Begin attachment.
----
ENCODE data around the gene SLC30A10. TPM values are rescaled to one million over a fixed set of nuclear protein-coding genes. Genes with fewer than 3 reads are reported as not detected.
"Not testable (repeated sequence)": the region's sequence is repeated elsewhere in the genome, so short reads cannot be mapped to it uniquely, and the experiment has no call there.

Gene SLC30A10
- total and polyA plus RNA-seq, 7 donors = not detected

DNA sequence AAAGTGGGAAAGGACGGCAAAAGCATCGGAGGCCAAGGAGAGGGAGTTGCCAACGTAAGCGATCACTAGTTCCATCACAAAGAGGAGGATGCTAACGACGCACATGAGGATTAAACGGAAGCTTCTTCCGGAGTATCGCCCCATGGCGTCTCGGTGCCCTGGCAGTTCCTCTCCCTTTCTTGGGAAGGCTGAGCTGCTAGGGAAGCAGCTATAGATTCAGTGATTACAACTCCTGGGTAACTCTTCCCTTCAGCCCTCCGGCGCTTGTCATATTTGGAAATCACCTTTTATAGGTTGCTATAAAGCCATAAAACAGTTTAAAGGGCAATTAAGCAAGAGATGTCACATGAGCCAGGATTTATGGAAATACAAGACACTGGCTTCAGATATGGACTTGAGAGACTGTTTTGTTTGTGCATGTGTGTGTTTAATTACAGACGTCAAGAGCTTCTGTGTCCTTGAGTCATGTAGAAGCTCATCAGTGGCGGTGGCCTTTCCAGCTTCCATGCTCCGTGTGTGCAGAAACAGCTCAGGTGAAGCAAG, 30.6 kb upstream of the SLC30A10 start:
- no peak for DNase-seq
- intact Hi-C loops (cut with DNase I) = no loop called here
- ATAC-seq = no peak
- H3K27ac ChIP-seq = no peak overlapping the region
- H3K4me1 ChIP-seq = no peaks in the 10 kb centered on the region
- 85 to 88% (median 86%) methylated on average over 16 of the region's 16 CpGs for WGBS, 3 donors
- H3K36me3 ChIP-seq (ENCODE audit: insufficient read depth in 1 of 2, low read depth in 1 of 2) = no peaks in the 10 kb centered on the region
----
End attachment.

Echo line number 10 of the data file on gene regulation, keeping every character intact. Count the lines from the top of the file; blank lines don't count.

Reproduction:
- H3K4me1 ChIP-seq = no peaks in the 10 kb centered on the region